Posts Tagged ‘gin’

The Pepper Delicious #2

Monday, December 11th, 2006

Mixology Monday 10: Festive OccasionI’d been planning to concoct a photogenic and tasty Kwanzaa-colored pousse café for this holiday edition of MxMo, but I was introduced to a drink this weekend that’s much more deserving of attention. It’s neither a traditional favorite nor easily prepared en masse, but I’m definitely going to be serving it in the coming weeks and beyond.

The Pepper Delicious #2The Pepper Delicious #2

2 oz. aquavit
1 oz. lime juice
3/4 oz. simple syrup
1/4 red bell pepper, sliced
6-8 mint leaves

Muddle the pepper, mint and simple syrup. Add lime juice, aquavit, and all the ice you can manage. Shake well and strain, floating a thin pepper round and a sprig of mint on the surface.

That’s right: a red bell pepper. Don’t knock it… it imparts an unexpected, fresh vegetal element and tints the cocktail a wonderful warm color. The garnish, along with the odd escaped flake of muddled mint, makes for a particularly Christmas-colored presentation.

Christian Krogstad of House Spirits Distillery was mixing these up at their open house on Saturday, employing his eponymous Krogstad Aquavit. Make it with gin, he says, and you have the Pepper Delicious #1. I assumed at the time that the recipe originated with Ryan Magarian as a vehicle for House Spirits’ Aviation Gin, but Citysearch informs us that the Pepper Delicious is on the menu at Canlis, one of Seattle’s premier restaurants, where they use Plymouth in theirs. Food and Wine Magazine thought enough of the Pepper Delicious to feature it in their list of top holiday cocktails for 2006. They attribute it to Canlis but don’t call the gin. Whomever is responsible deserves plaudits… I’d call Canlis, but it’s a bit late and the MxMo deadline looms. If you know (or are) the drink’s author, please comment.

Aquavit hasn’t been a stock ingredient in my bar, so I can’t say how the Pepper Delicious #2 fares with other brands, but the Krogstad has earned a place on the shelf now. I’ve tried a Pepper Delicious #1 with both Plymouth and Aviation gins, and in both cases it’s a somewhat milder affair. The #2, with aquavit, is a slightly hotter drink, whose caraway and anise notes nudge it just that much closer to a “holiday” flavor profile. With gin, it’s softer, and the pepper has a bit more room to show its influence. It’s an excellent drink in either incarnation — Ms. Thirsty favors the gin version — so don’t let an absence of aquavit stop you from treating yourself and those you love to one (or more). Go on… it’s the holidays.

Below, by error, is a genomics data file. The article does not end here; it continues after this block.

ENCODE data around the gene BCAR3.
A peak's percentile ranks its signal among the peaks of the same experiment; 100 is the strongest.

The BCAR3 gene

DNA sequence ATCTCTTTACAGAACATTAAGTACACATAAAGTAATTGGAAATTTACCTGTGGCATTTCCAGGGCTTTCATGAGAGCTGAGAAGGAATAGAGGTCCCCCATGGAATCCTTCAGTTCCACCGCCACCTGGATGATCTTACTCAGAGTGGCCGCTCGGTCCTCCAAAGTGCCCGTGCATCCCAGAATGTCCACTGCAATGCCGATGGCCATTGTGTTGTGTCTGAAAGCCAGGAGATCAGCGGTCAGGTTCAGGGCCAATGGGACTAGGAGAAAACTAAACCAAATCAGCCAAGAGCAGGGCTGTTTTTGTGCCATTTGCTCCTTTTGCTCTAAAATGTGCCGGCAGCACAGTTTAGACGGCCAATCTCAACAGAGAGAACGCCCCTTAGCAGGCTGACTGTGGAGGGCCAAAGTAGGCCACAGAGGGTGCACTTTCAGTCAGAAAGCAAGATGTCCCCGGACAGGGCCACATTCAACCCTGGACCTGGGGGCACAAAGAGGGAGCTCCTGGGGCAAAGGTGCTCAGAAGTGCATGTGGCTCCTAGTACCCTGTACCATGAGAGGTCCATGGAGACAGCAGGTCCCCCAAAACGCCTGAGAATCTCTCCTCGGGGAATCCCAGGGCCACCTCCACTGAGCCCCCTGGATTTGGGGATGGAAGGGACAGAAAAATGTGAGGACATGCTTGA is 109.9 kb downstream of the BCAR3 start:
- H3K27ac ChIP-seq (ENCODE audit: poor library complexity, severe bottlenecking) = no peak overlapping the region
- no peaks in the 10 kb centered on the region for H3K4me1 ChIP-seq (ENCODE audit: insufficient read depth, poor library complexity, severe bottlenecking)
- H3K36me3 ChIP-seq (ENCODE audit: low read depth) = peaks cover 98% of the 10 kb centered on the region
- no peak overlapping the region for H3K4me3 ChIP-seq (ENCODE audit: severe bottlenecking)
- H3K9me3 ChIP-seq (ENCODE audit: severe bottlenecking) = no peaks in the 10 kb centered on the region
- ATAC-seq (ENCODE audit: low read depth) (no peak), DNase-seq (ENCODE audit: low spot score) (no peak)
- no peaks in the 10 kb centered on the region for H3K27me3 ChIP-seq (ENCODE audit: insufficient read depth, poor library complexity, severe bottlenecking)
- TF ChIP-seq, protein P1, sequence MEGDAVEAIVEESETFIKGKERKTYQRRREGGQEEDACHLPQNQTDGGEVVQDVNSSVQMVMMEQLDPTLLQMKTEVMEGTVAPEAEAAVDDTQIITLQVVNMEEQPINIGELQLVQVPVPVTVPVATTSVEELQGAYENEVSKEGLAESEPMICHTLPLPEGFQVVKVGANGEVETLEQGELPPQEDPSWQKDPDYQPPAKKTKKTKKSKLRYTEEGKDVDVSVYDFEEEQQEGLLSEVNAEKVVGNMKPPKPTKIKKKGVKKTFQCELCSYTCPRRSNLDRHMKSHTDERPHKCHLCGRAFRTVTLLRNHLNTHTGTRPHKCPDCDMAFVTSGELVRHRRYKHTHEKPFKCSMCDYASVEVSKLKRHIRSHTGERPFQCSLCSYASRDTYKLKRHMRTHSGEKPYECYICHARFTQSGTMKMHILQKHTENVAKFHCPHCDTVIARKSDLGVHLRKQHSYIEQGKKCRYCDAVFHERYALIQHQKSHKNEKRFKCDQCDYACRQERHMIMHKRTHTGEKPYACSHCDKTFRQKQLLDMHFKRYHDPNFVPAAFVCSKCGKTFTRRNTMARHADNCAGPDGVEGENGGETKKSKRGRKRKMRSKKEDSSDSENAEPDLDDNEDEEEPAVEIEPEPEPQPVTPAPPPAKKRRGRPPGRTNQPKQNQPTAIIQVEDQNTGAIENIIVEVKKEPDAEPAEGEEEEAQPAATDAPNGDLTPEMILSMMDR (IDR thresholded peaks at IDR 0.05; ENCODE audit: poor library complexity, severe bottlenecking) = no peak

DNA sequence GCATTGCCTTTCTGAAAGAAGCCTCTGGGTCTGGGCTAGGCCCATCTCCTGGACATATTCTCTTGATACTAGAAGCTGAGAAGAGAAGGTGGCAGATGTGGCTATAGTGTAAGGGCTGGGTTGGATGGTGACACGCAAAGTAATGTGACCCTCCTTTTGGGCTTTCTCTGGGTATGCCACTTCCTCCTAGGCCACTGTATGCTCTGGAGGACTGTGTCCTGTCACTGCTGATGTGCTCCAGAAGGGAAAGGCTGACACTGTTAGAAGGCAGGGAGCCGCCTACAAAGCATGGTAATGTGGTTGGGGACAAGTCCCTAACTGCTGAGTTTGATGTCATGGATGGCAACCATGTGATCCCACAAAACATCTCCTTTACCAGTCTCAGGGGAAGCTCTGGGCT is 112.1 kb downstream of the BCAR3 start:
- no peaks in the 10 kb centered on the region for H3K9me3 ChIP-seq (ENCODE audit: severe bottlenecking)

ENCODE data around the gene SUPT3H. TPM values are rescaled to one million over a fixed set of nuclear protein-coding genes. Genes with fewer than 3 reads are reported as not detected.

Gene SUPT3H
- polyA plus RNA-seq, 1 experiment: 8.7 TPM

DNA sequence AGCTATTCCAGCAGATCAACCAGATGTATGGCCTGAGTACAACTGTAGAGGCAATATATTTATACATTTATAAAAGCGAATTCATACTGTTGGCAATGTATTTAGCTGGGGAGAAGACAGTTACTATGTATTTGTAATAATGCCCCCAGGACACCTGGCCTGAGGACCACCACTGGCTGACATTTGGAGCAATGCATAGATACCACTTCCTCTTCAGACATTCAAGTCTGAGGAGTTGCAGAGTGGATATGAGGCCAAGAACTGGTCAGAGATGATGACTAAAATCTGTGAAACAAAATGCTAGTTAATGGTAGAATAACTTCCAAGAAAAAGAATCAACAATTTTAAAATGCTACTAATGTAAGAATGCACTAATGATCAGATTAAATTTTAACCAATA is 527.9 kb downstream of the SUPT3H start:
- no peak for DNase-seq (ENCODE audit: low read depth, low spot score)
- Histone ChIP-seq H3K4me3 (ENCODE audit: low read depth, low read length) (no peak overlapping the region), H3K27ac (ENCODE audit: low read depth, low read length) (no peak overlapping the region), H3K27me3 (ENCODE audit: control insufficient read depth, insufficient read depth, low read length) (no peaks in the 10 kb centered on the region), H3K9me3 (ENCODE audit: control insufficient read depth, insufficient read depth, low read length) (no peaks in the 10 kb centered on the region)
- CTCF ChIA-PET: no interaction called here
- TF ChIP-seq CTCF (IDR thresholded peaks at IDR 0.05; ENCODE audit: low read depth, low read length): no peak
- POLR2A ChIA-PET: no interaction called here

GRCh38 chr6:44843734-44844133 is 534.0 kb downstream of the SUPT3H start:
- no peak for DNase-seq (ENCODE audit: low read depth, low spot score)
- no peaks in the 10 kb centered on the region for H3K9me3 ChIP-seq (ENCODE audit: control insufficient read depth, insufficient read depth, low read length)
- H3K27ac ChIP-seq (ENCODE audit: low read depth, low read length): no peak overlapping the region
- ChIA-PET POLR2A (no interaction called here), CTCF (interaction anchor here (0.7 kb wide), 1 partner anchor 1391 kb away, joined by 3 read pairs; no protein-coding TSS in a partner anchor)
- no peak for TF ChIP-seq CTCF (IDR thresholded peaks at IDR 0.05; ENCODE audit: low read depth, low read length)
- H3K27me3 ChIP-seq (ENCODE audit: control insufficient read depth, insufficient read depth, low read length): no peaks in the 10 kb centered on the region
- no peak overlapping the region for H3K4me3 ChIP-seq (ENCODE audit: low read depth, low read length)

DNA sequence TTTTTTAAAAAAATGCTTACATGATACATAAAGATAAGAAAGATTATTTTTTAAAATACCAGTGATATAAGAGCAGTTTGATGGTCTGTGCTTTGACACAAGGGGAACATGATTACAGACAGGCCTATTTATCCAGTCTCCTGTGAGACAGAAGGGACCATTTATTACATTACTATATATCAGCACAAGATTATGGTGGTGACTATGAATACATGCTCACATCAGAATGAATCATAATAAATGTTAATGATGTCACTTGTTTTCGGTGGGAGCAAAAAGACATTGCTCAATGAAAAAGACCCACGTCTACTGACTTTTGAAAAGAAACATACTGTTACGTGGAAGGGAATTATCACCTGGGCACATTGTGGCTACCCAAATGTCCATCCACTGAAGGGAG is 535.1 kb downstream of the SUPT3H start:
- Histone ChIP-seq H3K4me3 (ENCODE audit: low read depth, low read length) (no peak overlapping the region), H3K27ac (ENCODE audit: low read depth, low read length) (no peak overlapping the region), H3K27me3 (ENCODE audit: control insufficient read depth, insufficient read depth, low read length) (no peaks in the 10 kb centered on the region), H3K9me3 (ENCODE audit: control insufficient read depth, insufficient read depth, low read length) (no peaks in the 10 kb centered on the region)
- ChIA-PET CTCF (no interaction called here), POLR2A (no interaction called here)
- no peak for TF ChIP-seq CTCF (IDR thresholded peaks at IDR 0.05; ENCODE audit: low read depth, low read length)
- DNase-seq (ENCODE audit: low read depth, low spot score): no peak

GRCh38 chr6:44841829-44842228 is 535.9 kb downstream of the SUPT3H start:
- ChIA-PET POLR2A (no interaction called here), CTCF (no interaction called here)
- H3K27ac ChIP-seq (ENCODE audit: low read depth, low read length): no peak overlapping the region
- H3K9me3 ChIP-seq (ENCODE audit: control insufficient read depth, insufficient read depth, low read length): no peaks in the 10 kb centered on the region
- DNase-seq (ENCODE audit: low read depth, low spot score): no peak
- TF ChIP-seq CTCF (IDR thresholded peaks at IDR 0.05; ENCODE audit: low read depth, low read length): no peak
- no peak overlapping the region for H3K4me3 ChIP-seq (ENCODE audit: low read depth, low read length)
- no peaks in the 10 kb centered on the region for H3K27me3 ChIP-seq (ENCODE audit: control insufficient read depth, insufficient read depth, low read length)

Update: 28 other drinks for a festive occasion await your attention.

The Lucien Gaudin

Sunday, November 19th, 2006

Here’s a gem of a drink that I’ve only just now discovered. It shouldn’t have taken so long — both Kaiser Penguin and The Spirit World have covered it — but I tumbled to the Lucien Gaudin via Haigh’s Vintage Spirits and Forgotten Cocktails. It had heretofore escaped my attention, as it shares a page with the frightful-looking Leatherneck and didn’t rate its own photo or extended commentary. Oh, Lucien … you deserve better.

Lucien GaudinM. Gaudin was a renowned French fencing champion who earned the world title in 1905 and went on to win four gold and two silver medals in the 1920, 1924 and 1928 Olympics. Robert Hess speculates that the drink may have been created to commemorate the 1928 performance, when Gaudin took the golds for both individual foil and épée, but if so, the celebration was relatively short-lived … a banker in professional life, financial difficulties drove Gaudin to commit suicide only six years later, in 1934.

1 oz. gin
1/2 oz. dry vermouth
1/2 oz. Campari
1/2 oz. Cointreau

Stir with cracked ice, strain and garnish with orange peel.